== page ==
Interview with Brendan in Rome
Date of Interview: March 27, 2007
Area of Italy you live in?
Let us know a little about yourself?
I am originally from Long Island, NY, USA and I have been living in Italy for about 6 years (2 in Firenze, 4 in Roma). I am not married, but I have a girlfriend and I will soon own an apartment with her. I will be 30 years old in May.
Why did you decide to move to Italy?
I did a study abroad program in Florence, and then I decided to come back a few years after I graduated from university. It was supposed to be a 2-month trip. Well, a few months turned into 5 years and counting.
What type of process did you go through to be able to move here?
My father was born in the UK, so I found out I was eligible for UK citizenship. I showed up at the UK embassy with some documents in hand, filled out an application, and they Fedexed me the passport in a week. I am lucky because my parents had all of these documents (my birth cert. my father's, their marriage cert.) in order.
What problems did you run into during the initial process and how were you able to fix them ?
None in particular.
How long have you been here?
I spent a year studying in Florence from 1998 to 1999. I moved here permanently in May 2002. A total of 6 years of my life have been spent in Italy.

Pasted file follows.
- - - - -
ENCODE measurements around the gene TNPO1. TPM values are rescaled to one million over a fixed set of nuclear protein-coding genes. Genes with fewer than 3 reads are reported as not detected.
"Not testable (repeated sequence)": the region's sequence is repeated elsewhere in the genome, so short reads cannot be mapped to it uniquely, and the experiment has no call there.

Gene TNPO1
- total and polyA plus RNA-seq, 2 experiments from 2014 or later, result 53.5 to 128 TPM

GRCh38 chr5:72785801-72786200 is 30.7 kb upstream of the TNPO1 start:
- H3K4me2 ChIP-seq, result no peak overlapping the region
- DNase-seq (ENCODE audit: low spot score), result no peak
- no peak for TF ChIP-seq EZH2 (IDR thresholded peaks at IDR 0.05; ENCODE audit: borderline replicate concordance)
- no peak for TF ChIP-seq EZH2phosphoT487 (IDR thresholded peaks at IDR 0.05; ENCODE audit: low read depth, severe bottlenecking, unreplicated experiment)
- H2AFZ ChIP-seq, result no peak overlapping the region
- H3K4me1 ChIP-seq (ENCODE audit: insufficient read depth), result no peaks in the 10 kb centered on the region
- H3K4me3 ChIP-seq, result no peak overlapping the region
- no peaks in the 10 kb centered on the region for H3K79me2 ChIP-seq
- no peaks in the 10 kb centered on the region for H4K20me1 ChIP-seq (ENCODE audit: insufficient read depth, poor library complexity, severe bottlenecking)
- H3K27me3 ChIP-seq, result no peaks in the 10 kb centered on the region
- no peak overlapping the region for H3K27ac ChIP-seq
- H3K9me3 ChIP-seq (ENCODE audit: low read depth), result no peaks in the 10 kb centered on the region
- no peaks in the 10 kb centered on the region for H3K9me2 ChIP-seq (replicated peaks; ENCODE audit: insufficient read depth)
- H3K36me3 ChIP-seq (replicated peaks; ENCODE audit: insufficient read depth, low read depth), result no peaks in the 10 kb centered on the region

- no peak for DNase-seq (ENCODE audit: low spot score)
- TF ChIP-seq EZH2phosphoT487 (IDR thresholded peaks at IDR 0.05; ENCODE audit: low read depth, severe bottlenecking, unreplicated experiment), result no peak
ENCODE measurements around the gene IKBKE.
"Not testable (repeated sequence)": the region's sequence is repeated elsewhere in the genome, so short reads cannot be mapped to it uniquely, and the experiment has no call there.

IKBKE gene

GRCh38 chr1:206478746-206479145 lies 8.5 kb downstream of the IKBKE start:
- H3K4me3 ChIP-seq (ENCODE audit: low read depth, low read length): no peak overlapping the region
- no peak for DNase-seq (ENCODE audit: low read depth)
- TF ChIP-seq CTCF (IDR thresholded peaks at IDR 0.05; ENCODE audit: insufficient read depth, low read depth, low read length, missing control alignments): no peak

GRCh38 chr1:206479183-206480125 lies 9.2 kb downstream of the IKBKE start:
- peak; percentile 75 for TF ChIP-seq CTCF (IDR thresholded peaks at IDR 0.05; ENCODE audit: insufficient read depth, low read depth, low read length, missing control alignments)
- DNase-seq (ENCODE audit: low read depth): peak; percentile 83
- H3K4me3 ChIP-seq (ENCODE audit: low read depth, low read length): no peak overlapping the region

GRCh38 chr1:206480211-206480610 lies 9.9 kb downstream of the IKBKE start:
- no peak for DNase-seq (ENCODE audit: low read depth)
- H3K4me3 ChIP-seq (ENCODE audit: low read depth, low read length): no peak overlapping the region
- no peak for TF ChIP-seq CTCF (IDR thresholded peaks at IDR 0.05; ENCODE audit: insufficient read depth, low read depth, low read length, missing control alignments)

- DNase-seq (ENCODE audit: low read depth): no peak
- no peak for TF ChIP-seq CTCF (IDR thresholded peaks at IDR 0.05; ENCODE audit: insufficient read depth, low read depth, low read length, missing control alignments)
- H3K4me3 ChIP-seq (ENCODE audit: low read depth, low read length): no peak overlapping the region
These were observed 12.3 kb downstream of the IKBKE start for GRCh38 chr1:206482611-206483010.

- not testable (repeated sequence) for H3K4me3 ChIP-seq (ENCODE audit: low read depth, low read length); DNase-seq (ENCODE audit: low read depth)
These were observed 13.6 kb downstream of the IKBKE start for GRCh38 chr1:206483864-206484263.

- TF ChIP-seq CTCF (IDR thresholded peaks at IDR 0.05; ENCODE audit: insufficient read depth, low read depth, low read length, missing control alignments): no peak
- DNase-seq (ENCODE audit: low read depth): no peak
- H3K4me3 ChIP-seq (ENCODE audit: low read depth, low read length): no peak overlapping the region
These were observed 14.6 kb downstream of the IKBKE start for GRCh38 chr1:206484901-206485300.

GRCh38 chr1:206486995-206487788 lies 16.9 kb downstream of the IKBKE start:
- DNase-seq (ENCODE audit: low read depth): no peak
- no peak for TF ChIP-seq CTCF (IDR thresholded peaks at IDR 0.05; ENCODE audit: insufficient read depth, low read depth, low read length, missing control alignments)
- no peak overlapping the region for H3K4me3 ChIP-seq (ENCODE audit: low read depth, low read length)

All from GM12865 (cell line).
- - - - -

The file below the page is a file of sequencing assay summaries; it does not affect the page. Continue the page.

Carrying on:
What type of adjustment problems have you had?
None in particular. I had trouble adjusting to the fact that I might spend my whole life far away from my friends and family, but I go home often enough now where it is not an issue.
What inside secret could you pass on to others looking to move over?
Do not expect things to work as they do in your home country. Italy is very unique. Come over with a very open mind and be prepared to learn a lot. If you always think "In the US this would happen, in the UK they would do that, this works better in Germany" then you will drive yourself nuts.
Do you have any disappointments, things you thought would happen but haven't for whatever reasons ?
What has changed about you since you have been here ?
I have become a bit lazier. Not to say that Italians are lazy, but I do think it is easier to be lazier here than it is in the US.
Do you think that you will stay forever?
I don't know.